Appeals court rules against Seattle’s curbs on yellow pages | Local News | The Seattle Times: “The court ruled the city’s law is unconstitutional, saying yellow pages are protected, like other publications, by the First Amendment.
‘Although portions of the directories are obviously commercial in nature, the books contain more than that, and we conclude that the directories are entitled to the full protection of the First Amendment,’ Judge Richard Clifton wrote in the decision. ‘As a result, when we evaluate the ordinance under strict scrutiny, it does not survive.’”
(Via. the Seattle Times)
The huge thing that bugs me about a story like this is not all the legal issues involved. I actually agree with the court’s finding in principle. It’s the notion that you have a group of people who clearly don’t want these books, and yet the Phone-book companies want to shove them on their doorsteps, anyway. I mean, once someone tells you point blank they are completely uninterested in your product, what is the point of shoving it down their throat? You’re not going to make any money off these people. You’re going to waste your own money printing a book that immediately gets trashed. So why would you give it to them, and pay a lawyer do defend your right to do so?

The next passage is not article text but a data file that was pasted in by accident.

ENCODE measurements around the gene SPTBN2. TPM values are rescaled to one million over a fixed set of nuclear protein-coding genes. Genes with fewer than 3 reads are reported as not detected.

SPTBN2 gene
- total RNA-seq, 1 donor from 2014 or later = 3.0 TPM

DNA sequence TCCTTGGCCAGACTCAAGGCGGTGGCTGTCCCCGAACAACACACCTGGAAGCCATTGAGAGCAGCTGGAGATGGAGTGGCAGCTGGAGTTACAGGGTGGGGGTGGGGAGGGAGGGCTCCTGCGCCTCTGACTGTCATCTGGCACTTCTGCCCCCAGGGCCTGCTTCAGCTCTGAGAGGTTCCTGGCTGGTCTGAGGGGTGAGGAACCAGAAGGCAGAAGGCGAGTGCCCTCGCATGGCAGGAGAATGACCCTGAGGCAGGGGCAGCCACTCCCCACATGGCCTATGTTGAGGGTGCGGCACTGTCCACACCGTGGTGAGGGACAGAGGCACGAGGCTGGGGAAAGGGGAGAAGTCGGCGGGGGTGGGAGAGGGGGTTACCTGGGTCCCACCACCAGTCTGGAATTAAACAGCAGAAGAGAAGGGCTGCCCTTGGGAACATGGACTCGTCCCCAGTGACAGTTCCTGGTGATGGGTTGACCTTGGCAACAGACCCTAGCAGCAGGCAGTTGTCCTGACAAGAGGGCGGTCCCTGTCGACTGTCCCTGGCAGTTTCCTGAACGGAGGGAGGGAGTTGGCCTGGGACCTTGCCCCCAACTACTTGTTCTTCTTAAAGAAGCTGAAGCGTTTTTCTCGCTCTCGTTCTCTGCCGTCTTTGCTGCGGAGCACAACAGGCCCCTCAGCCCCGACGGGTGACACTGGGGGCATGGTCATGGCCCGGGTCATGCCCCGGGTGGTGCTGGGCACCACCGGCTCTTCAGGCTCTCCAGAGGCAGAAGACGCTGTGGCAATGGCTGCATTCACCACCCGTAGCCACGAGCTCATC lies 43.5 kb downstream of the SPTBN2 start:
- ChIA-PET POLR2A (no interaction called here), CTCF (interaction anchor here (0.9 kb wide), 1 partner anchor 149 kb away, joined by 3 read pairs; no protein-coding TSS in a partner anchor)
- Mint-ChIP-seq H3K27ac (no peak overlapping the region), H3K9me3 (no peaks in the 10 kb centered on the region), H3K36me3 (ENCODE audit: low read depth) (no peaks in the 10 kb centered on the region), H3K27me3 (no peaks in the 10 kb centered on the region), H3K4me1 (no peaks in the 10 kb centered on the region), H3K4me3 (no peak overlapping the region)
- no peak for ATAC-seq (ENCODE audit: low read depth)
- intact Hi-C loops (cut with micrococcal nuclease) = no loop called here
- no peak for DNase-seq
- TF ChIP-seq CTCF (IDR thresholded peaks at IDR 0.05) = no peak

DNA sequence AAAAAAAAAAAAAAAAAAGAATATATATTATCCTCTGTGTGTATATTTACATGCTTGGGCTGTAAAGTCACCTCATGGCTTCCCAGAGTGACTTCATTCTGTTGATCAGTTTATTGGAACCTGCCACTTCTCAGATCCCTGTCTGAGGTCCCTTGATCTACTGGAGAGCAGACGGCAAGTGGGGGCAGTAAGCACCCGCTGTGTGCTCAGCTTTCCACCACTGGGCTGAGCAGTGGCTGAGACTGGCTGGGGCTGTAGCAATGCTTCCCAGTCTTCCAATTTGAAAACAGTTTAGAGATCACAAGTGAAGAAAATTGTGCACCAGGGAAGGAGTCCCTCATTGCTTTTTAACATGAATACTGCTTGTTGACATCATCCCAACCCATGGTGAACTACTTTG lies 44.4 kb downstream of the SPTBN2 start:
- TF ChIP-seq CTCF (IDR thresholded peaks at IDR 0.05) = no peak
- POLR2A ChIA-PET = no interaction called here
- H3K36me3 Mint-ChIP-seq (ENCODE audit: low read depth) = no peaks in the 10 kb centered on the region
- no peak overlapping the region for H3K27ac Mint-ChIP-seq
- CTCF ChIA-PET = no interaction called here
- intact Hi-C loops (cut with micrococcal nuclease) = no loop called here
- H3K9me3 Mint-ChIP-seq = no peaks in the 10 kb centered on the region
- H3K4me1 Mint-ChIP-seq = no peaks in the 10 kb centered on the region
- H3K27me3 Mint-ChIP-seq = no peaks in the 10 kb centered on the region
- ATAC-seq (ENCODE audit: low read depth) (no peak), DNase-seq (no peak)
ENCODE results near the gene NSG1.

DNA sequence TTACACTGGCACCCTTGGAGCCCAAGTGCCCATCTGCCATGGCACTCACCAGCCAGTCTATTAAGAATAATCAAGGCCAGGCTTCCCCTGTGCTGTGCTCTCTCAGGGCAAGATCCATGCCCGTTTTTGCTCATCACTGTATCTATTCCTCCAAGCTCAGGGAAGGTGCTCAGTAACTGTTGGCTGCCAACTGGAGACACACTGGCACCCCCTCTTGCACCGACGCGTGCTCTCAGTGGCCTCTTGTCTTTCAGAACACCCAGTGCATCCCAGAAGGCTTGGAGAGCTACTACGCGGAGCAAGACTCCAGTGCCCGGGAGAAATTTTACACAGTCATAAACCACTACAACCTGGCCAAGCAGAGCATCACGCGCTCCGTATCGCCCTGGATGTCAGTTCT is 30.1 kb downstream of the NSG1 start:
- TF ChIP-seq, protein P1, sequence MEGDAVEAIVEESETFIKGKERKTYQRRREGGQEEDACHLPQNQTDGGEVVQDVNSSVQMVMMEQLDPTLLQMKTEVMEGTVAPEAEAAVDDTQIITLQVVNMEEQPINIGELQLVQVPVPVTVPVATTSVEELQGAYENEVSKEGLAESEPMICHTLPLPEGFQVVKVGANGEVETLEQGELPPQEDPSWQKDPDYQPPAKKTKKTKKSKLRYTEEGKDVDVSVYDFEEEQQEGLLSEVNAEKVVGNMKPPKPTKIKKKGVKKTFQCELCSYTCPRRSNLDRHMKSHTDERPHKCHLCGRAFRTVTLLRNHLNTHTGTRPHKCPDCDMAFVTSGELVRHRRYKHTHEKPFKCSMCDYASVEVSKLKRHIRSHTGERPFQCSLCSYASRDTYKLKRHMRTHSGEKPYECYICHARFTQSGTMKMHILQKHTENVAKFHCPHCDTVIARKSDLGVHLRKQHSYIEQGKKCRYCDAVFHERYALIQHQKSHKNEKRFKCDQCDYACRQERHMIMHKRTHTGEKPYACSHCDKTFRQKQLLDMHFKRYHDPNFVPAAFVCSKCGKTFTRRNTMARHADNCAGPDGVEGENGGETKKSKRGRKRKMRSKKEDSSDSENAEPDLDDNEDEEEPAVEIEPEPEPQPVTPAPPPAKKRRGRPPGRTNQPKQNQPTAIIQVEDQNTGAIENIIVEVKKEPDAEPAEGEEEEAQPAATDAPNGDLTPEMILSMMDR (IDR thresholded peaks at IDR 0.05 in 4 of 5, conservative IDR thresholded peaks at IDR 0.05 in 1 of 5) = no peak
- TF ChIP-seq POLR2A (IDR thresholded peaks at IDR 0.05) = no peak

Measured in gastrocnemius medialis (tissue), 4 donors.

This is the problem with advertising as a business model. All the stats are based on the number of “eyeballs” rather than the effectiveness of the ads themselves. Reach the maximum number of people, period. Don’t worry if you’re offering breast implants to men or Viagra to women. Just reach people, because at best you’re going to convert on 1 or 2 percent of them. The money comes from total people who saw the ad, not the percentage of those who actually bought the product as a result.
This was the problem that Google’s promise of “targeted” ads was supposed to solve. But it hasn’t. At the end of the day, all the targeting in the world doesn’t pay as well as good old fashioned dumb carpet bombing of the entire universe.